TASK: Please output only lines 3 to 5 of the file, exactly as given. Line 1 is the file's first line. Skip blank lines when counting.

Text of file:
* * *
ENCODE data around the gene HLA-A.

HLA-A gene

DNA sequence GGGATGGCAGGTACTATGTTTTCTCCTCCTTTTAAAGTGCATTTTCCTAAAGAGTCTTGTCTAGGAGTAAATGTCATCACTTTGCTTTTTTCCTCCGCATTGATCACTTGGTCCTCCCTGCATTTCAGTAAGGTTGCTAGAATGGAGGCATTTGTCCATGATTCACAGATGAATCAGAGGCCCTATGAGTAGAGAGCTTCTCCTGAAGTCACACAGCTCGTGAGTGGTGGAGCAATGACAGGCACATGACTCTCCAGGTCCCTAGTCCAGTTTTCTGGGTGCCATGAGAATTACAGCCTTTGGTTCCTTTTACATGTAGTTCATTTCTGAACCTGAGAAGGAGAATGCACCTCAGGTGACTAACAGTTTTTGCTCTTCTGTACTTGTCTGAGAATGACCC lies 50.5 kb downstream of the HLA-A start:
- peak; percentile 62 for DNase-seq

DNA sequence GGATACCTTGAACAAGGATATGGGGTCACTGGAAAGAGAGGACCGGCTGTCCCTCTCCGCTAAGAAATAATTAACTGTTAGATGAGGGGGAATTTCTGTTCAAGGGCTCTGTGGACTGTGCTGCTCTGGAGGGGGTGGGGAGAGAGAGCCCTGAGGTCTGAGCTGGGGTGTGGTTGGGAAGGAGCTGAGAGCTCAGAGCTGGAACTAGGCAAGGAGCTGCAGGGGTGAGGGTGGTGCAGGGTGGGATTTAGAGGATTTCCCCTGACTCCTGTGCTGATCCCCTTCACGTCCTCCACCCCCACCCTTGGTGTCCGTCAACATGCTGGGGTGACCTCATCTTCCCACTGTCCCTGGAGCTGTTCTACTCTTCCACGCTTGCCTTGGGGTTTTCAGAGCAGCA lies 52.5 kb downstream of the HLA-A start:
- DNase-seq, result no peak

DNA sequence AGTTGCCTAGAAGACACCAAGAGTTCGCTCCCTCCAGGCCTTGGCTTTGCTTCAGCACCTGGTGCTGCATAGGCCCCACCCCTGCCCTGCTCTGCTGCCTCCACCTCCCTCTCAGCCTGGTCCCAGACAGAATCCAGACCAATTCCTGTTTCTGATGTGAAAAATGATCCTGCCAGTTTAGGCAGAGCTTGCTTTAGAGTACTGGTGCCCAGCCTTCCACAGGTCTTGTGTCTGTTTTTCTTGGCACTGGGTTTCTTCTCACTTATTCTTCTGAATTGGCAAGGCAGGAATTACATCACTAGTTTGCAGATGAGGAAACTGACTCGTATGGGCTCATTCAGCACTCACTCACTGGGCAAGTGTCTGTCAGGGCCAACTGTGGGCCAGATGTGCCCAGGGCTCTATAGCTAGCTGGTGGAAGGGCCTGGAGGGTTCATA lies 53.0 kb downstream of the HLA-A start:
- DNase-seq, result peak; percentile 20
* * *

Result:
DNA sequence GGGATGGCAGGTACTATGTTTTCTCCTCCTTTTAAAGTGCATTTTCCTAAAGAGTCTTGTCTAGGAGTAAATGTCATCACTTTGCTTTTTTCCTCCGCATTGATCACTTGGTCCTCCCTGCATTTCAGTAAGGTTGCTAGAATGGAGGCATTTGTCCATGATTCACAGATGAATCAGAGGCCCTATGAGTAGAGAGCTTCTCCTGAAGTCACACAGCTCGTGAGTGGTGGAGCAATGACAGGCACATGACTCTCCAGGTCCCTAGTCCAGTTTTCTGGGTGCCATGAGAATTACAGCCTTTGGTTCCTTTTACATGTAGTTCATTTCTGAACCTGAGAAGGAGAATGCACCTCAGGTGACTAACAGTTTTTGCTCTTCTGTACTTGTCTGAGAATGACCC lies 50.5 kb downstream of the HLA-A start:
- peak; percentile 62 for DNase-seq

DNA sequence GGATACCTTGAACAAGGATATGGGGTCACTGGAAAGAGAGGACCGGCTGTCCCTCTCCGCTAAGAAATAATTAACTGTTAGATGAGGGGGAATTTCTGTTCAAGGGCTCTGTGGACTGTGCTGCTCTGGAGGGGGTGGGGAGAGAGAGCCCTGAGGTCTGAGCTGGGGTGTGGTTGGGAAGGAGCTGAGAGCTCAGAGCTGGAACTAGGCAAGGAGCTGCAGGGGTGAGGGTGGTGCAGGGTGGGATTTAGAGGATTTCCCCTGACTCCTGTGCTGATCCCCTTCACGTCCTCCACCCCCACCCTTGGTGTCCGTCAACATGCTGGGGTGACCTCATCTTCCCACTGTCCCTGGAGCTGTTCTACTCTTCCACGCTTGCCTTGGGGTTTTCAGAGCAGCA lies 52.5 kb downstream of the HLA-A start: